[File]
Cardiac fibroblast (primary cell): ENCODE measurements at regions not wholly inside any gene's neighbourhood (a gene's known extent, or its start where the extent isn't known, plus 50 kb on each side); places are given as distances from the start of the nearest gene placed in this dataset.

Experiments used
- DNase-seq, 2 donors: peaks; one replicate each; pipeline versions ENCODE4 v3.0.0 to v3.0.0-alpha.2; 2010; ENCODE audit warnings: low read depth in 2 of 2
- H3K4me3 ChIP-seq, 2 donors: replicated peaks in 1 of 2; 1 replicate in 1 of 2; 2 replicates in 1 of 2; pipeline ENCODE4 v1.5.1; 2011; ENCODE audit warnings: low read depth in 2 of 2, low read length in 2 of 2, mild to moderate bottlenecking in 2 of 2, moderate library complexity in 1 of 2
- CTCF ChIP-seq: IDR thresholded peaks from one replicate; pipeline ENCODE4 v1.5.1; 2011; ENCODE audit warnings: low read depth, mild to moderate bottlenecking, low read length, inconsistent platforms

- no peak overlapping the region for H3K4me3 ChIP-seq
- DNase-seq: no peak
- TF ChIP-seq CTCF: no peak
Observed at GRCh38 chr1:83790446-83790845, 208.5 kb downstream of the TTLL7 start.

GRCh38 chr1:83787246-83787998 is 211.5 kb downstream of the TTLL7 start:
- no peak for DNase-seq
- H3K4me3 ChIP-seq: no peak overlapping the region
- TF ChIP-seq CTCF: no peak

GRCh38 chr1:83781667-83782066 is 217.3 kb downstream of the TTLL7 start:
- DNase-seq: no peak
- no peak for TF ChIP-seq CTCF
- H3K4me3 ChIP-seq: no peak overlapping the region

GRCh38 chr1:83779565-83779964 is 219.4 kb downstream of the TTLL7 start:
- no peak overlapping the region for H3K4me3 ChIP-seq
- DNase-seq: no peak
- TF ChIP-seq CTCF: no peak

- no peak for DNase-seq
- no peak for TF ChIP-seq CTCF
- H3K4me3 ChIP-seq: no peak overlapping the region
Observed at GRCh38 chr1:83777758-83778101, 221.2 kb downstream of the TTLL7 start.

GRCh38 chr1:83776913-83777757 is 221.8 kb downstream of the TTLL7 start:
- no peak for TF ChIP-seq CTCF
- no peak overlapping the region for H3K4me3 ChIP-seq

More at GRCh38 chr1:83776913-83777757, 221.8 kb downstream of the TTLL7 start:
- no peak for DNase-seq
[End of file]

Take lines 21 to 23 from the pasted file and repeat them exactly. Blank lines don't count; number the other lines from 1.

- TF ChIP-seq CTCF: no peak

- no peak for DNase-seq
- no peak for TF ChIP-seq CTCF